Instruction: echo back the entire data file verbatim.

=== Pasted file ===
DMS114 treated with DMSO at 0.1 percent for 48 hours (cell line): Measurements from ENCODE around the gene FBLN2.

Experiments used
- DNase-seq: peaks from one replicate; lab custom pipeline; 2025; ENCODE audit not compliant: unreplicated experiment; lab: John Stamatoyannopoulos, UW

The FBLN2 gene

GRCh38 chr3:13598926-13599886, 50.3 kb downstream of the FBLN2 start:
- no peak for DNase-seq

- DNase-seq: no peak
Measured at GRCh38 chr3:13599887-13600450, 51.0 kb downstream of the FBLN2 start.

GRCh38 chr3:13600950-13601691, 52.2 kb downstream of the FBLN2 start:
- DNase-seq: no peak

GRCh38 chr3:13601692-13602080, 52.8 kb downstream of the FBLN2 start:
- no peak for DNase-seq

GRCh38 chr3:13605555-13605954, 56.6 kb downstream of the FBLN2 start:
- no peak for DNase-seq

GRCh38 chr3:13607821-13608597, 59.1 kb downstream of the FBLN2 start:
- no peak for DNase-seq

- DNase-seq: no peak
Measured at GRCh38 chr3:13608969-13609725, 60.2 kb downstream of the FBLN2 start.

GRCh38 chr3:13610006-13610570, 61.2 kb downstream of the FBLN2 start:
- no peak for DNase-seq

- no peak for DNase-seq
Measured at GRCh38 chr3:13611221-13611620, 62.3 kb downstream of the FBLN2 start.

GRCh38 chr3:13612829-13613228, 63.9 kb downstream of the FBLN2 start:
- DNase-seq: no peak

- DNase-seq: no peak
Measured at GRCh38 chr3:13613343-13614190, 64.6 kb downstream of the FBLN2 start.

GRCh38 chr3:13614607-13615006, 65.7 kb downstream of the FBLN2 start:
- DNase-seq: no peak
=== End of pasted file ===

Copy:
DMS114 treated with DMSO at 0.1 percent for 48 hours (cell line): Measurements from ENCODE around the gene FBLN2.

Experiments used
- DNase-seq: peaks from one replicate; lab custom pipeline; 2025; ENCODE audit not compliant: unreplicated experiment; lab: John Stamatoyannopoulos, UW

The FBLN2 gene

GRCh38 chr3:13598926-13599886, 50.3 kb downstream of the FBLN2 start:
- no peak for DNase-seq

- DNase-seq: no peak
Measured at GRCh38 chr3:13599887-13600450, 51.0 kb downstream of the FBLN2 start.

GRCh38 chr3:13600950-13601691, 52.2 kb downstream of the FBLN2 start:
- DNase-seq: no peak

GRCh38 chr3:13601692-13602080, 52.8 kb downstream of the FBLN2 start:
- no peak for DNase-seq

GRCh38 chr3:13605555-13605954, 56.6 kb downstream of the FBLN2 start:
- no peak for DNase-seq

GRCh38 chr3:13607821-13608597, 59.1 kb downstream of the FBLN2 start:
- no peak for DNase-seq

- DNase-seq: no peak
Measured at GRCh38 chr3:13608969-13609725, 60.2 kb downstream of the FBLN2 start.

GRCh38 chr3:13610006-13610570, 61.2 kb downstream of the FBLN2 start:
- no peak for DNase-seq

- no peak for DNase-seq
Measured at GRCh38 chr3:13611221-13611620, 62.3 kb downstream of the FBLN2 start.

GRCh38 chr3:13612829-13613228, 63.9 kb downstream of the FBLN2 start:
- DNase-seq: no peak

- DNase-seq: no peak
Measured at GRCh38 chr3:13613343-13614190, 64.6 kb downstream of the FBLN2 start.

GRCh38 chr3:13614607-13615006, 65.7 kb downstream of the FBLN2 start:
- DNase-seq: no peak